RDF held a day-long dharna against the Bijapur massacre on 31 July 2012 at the Parliament Street with space allotted by the Delhi Police in front of the Parliament Street police station. A number of prominent speakers and democratic organisation from different parts of India participated and addressed the dharna. A number of renowned public personalities of the country including Justice Rajinder Sachar, Dr. B D Sharma, Bojja Tharakam, professor of economics, Jean Dreze, prominent Hindi writers and poets like Madan Kashyap, Manglesh Dabral and others joined their voices with us against the massacre of adivasis. After the dharna RDF submitted two memorandums with a charter of demands to the President Mr. Pranab Mukherjee as well as UPA and NAC chairperson Ms. Sonia Gandhi. In fact, we requested both the President and Ms. Gandhi for a meeting with a delegation of concerned citizens, which was duly acknowledged. Does the Andhra Pradesh government consider these activities too as unlawful?

 

We stand against the draconian instrument of ban which the government have consistently used to stifle political opposition. In 2005, Revolutionary Writers’ Association (Virasam) was banned by Andhra Pradesh government. Varavara Rao and G Kalyana Rao, two members of the organisation acted as the emissaries of CPI(ML) Peoples’ War and participated in the talks with the AP government. The same government banned their organisation and arrested them soon after the talks broke down. Virasam waged a successful struggle along with intellectuals, writers and democratic forces against the Andhra Pradesh government to withdraw the ban.

 

Similarly, Odisha government imposed a ban on RDF, Chasi Mulia Adivasi Sangh, Kui Labang Sangh, Bala Sangam, Daman Pratirodh Mancha and Krantikari Mahila Sangh in June 2006 under sections of the colonial CRPC of 1881 amended in 1967 as Criminal Amendment Act. RDF has been consistently fighting against these bans. After Daman Pratirodh Manch challenged the ban in Odisha High Court, it did not approve of the ban and suggested that these organisations should register their names and fight elections. A second option given by the High Court was that the organisations should approach the government to review its decision. The case at present is before the Supreme Court which has issued notice to the Odisha government to file its affidavit.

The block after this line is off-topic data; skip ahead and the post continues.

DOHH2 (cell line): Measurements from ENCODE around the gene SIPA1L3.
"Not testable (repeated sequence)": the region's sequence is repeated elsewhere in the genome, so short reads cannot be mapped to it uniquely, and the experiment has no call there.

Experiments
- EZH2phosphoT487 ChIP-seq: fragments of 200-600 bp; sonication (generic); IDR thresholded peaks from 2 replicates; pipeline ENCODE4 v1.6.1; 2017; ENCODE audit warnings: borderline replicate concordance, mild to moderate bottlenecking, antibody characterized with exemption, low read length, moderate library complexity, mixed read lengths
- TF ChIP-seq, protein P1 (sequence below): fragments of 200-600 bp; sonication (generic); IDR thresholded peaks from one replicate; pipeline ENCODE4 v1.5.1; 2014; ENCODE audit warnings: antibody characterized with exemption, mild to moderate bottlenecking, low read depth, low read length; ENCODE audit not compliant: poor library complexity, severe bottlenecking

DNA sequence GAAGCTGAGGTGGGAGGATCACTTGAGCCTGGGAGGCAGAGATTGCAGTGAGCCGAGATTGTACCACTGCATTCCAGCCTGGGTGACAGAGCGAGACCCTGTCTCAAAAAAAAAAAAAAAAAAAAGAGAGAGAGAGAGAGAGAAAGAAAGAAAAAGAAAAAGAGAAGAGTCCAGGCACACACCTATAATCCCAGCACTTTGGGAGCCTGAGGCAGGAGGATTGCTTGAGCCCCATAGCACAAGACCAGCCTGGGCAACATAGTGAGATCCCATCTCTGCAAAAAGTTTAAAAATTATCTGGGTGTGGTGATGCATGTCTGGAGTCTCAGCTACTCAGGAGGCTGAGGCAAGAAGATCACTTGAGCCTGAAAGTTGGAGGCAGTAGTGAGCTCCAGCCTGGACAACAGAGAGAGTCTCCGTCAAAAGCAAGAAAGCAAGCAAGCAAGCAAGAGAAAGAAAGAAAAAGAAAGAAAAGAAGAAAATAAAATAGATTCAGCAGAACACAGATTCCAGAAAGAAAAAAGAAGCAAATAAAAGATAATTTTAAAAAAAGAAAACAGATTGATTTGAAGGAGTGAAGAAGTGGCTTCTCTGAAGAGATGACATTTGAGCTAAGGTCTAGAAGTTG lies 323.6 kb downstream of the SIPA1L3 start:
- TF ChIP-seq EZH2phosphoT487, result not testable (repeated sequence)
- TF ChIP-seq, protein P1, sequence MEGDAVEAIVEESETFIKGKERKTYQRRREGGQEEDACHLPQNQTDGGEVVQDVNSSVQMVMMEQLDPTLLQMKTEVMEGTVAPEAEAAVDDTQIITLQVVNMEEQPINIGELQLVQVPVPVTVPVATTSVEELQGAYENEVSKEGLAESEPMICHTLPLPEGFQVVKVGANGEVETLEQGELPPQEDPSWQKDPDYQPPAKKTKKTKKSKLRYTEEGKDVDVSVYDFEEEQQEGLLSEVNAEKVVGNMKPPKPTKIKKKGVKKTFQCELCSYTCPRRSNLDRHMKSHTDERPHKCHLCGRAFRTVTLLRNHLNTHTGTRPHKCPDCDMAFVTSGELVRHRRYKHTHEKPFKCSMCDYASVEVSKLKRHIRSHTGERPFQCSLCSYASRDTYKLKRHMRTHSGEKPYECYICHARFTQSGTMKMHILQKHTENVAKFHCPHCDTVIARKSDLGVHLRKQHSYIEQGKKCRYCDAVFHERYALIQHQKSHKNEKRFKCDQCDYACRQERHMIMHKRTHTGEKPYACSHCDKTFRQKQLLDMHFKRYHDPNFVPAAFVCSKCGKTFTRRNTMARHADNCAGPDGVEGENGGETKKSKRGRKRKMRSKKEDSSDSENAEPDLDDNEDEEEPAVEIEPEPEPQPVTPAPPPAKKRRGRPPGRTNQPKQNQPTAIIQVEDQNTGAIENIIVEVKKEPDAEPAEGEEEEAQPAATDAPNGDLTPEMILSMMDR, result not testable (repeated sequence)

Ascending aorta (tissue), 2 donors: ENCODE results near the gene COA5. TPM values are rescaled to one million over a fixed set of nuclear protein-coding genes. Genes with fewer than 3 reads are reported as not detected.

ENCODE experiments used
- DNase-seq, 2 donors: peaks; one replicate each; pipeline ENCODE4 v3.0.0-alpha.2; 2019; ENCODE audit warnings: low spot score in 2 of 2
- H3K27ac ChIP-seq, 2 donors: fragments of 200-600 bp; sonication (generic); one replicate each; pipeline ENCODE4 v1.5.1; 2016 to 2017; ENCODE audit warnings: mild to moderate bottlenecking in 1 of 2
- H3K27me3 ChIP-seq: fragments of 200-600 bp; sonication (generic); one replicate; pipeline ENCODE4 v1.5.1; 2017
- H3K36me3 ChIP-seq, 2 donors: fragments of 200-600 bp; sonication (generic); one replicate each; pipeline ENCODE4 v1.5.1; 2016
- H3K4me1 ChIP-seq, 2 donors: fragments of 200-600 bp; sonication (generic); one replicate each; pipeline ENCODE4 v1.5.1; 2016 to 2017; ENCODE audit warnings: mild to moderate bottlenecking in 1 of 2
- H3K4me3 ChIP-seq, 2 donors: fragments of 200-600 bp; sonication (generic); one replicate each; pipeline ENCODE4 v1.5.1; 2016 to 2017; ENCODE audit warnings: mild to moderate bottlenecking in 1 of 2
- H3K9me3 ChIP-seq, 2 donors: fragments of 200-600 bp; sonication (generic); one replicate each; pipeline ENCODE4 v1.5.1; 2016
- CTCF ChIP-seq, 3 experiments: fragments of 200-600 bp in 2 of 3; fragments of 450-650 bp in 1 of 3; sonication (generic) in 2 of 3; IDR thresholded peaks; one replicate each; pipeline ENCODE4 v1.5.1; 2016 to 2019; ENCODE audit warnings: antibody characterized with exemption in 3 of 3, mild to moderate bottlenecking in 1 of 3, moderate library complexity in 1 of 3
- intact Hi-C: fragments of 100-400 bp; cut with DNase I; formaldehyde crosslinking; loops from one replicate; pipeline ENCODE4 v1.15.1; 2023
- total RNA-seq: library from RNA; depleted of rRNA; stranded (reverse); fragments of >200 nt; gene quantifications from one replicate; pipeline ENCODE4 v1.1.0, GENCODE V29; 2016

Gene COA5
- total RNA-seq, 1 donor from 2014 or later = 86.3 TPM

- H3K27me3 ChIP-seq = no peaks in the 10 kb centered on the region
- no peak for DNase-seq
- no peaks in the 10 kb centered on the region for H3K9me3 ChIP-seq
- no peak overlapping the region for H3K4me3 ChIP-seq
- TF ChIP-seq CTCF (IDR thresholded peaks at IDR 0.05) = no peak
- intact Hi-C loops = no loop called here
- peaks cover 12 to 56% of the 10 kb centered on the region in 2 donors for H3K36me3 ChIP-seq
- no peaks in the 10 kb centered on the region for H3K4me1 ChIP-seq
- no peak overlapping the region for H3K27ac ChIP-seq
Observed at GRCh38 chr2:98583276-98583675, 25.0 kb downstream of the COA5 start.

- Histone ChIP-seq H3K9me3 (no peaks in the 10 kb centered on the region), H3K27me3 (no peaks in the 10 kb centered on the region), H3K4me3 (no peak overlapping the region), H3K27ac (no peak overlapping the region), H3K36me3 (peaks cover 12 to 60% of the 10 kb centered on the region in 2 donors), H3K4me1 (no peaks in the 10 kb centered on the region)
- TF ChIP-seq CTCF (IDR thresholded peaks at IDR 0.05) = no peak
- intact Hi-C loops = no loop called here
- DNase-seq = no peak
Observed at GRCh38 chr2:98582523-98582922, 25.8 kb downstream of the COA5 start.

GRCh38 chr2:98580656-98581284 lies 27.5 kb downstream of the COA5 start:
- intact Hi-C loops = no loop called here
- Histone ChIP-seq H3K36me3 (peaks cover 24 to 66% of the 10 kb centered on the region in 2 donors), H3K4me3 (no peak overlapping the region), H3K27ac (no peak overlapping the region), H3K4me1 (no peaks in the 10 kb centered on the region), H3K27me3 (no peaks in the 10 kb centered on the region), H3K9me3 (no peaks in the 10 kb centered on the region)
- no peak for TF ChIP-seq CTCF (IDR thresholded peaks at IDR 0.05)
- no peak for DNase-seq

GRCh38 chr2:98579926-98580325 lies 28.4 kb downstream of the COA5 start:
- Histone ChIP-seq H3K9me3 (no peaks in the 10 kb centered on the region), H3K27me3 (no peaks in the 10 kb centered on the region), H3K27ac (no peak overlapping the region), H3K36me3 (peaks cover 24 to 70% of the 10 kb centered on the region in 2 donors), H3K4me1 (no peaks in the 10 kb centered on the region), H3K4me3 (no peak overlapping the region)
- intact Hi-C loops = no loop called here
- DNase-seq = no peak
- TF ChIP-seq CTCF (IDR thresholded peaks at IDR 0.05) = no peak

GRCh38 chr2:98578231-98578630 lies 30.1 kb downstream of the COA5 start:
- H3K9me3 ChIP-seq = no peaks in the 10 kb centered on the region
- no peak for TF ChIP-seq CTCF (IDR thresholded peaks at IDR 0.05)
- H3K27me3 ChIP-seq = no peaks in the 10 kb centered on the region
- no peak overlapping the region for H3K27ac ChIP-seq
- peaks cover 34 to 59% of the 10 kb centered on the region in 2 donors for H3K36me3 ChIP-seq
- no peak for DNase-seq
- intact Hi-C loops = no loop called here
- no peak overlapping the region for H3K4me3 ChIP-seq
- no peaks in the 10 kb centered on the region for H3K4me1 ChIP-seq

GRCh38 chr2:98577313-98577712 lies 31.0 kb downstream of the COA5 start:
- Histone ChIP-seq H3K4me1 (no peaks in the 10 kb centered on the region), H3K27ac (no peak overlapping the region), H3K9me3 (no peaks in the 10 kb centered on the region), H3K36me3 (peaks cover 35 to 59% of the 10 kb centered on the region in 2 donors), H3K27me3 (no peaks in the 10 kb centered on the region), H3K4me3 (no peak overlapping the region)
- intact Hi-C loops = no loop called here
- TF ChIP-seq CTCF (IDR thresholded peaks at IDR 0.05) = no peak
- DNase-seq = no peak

RDF strongly condemns the ban imposed on the above organisations by the Odisha government and and demands their withdrawal. We demand that the Andhra Pradesh government revoke the ban on CPI(Maoist) and six mass organisations – All India Revolutionary Students Federation (AIRSF), Federation of Workers of Singareni Coal Mines, (Singareni Karmika Samakhya or SIKASA), Radical Students Union (RSU), Peasants and Workers Association (Rythu Coolie Sangham), Radical Youth League (RYL) and Revolutionary Workers’ Federation (Viplava Karmika Samakhya or VIKASA). We also demand that the ban imposed by the central government on CPI(Maoist) and 30 other organisations under the Unlawful Activities Prevention Act (UAPA) be lifted immediately.

 

RDF is a peoples’ democratic organisation working at the all-India level, raising issues and demands of the masses. We consider this ban as a direct assault on the democratic rights of the people to organise and protest against the anti-people policies of the government and the ruling classes. RDF refuses to be cowed down by this authoritarian ban. We pledge to resolutely stand amidst the people and join shoulder to shoulder with all democratic and revolutionary organisations in the country and worldwide to fight against this undemocratic and criminal ban on our organisation. We declare that we will take up all means of democratic protests, rallies, meetings and dharnas to put pressure on the AP government to withdraw the ban. We will also explore all judicial avenues to remove the ban and to challenge the draconian AP Public Security Act, 1992.

 

RDF appeals to all the democrats and democratic organisations in the country and worldwide to raise voices against the authoritarian, arbitrary and undemocratic ban imposed on our organisation by the Andhra Pradesh government, and fight for its immediate withdrawal.

 

Rajkishore

General Secretary

09717583539

Varavara Rao

President

09676541715

First conference, 3 resolutions

All India Executive Committee of Revolutionary Democratic Front (RDF) passed the following three Resolutions in its meeting held on 1-2 August 2012 in Delhi after the First Conference in Hyderabad on 22-23 April 2012.

1. On Maruti Suzuki Worker’s Struggle

 

RDF hails the militant movement of the workers of Maruti Suzuki factory at Gurgaon, and strongly condemns the management of the company as well as the government who have undertaken a severe repressive campaign against the workers. The company has declared a lock-out which leading to the loss of jobs of thousands of workers. More than a hundred workers including the office-bearers of the Maruti Suzuki Workers’ Union have been arrested and charged with murder, while most of the other workers have been forced to go underground to avoid arrests. RDF resolves to extend solidarity and all possible support to the struggling workers of Maruti Suzuki. RDF demands that the plant be immediately reopened, the arrested workers be released, the cases against them withdrawn unconditionally, they be restored to their previous jobs, and all the demands of the workers’ Union be resolved forthwith. We call upon the workers to continue and step up the struggle till these demands are achieved.

 

2. On communal clashes in Asom